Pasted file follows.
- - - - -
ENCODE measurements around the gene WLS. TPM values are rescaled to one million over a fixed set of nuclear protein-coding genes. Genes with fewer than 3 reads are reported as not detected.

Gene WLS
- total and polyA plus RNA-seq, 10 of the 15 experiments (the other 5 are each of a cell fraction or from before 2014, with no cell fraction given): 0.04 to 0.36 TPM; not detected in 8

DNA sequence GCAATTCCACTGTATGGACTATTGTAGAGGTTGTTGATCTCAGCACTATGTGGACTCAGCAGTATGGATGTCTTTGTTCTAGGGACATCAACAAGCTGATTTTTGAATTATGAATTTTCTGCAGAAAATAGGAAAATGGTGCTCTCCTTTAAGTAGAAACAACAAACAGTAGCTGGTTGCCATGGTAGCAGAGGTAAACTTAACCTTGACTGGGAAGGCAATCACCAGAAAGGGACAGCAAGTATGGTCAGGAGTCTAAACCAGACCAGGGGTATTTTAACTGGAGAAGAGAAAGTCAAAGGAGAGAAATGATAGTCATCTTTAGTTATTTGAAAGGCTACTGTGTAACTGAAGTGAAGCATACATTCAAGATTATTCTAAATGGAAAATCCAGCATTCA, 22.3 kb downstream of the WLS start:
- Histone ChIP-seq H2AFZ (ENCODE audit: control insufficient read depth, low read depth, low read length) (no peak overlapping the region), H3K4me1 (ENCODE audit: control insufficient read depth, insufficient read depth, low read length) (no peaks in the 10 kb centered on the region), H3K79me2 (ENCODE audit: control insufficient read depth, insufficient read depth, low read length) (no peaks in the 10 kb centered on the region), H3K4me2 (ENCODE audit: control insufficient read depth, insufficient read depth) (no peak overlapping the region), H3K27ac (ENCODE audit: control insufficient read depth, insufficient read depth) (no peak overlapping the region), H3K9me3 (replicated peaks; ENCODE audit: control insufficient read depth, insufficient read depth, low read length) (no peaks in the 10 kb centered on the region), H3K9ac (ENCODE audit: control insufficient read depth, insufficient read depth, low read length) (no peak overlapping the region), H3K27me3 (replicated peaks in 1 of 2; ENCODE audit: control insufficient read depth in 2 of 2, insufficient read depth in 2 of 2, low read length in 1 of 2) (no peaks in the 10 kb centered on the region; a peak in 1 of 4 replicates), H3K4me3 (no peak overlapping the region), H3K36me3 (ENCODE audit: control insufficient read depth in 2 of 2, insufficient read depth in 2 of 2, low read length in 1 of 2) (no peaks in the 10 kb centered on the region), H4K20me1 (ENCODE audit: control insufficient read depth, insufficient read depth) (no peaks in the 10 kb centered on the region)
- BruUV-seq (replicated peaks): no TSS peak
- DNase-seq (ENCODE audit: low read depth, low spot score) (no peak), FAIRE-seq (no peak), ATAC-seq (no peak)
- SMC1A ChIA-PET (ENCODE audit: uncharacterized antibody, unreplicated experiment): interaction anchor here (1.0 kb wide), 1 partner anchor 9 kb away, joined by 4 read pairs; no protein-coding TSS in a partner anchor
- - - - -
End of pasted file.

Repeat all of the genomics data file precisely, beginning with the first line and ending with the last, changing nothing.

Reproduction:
ENCODE measurements around the gene WLS. TPM values are rescaled to one million over a fixed set of nuclear protein-coding genes. Genes with fewer than 3 reads are reported as not detected.

Gene WLS
- total and polyA plus RNA-seq, 10 of the 15 experiments (the other 5 are each of a cell fraction or from before 2014, with no cell fraction given): 0.04 to 0.36 TPM; not detected in 8

DNA sequence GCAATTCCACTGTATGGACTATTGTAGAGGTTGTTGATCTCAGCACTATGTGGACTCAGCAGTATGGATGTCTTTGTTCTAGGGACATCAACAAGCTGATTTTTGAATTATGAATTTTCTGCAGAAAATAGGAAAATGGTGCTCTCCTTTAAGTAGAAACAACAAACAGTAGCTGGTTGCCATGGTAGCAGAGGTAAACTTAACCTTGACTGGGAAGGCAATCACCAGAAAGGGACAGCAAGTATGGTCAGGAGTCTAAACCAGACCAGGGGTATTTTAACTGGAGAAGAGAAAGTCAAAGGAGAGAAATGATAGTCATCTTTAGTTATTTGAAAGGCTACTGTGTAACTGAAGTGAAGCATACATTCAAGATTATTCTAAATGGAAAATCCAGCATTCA, 22.3 kb downstream of the WLS start:
- Histone ChIP-seq H2AFZ (ENCODE audit: control insufficient read depth, low read depth, low read length) (no peak overlapping the region), H3K4me1 (ENCODE audit: control insufficient read depth, insufficient read depth, low read length) (no peaks in the 10 kb centered on the region), H3K79me2 (ENCODE audit: control insufficient read depth, insufficient read depth, low read length) (no peaks in the 10 kb centered on the region), H3K4me2 (ENCODE audit: control insufficient read depth, insufficient read depth) (no peak overlapping the region), H3K27ac (ENCODE audit: control insufficient read depth, insufficient read depth) (no peak overlapping the region), H3K9me3 (replicated peaks; ENCODE audit: control insufficient read depth, insufficient read depth, low read length) (no peaks in the 10 kb centered on the region), H3K9ac (ENCODE audit: control insufficient read depth, insufficient read depth, low read length) (no peak overlapping the region), H3K27me3 (replicated peaks in 1 of 2; ENCODE audit: control insufficient read depth in 2 of 2, insufficient read depth in 2 of 2, low read length in 1 of 2) (no peaks in the 10 kb centered on the region; a peak in 1 of 4 replicates), H3K4me3 (no peak overlapping the region), H3K36me3 (ENCODE audit: control insufficient read depth in 2 of 2, insufficient read depth in 2 of 2, low read length in 1 of 2) (no peaks in the 10 kb centered on the region), H4K20me1 (ENCODE audit: control insufficient read depth, insufficient read depth) (no peaks in the 10 kb centered on the region)
- BruUV-seq (replicated peaks): no TSS peak
- DNase-seq (ENCODE audit: low read depth, low spot score) (no peak), FAIRE-seq (no peak), ATAC-seq (no peak)
- SMC1A ChIA-PET (ENCODE audit: uncharacterized antibody, unreplicated experiment): interaction anchor here (1.0 kb wide), 1 partner anchor 9 kb away, joined by 4 read pairs; no protein-coding TSS in a partner anchor